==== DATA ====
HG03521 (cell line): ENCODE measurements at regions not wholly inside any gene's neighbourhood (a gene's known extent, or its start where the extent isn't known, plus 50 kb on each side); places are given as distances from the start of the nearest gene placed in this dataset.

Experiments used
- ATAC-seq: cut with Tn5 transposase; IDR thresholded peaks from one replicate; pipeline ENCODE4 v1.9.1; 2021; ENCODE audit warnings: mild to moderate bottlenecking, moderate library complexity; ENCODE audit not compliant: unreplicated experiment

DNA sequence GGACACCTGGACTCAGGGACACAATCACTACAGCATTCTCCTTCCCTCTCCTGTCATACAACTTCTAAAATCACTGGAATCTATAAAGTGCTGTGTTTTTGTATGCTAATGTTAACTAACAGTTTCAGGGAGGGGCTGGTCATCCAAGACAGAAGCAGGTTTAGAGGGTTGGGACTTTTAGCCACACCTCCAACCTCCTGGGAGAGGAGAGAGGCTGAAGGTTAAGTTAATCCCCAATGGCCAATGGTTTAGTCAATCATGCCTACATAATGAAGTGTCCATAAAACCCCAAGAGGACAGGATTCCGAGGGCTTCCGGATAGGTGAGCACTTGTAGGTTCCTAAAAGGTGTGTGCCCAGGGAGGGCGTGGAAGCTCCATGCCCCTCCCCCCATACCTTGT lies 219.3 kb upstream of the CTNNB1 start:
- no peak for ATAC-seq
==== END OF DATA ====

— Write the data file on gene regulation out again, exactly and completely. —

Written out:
HG03521 (cell line): ENCODE measurements at regions not wholly inside any gene's neighbourhood (a gene's known extent, or its start where the extent isn't known, plus 50 kb on each side); places are given as distances from the start of the nearest gene placed in this dataset.

Experiments used
- ATAC-seq: cut with Tn5 transposase; IDR thresholded peaks from one replicate; pipeline ENCODE4 v1.9.1; 2021; ENCODE audit warnings: mild to moderate bottlenecking, moderate library complexity; ENCODE audit not compliant: unreplicated experiment

DNA sequence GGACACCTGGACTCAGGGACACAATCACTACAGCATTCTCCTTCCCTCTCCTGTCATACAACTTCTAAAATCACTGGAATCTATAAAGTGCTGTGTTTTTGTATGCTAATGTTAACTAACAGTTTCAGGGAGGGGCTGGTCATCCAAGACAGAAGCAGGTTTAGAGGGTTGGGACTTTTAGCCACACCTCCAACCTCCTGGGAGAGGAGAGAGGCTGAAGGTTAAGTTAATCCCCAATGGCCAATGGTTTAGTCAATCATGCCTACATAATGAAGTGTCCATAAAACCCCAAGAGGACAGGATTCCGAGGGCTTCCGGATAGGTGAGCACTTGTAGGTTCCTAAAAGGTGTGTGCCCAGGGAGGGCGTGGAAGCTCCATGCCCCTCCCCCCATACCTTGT lies 219.3 kb upstream of the CTNNB1 start:
- no peak for ATAC-seq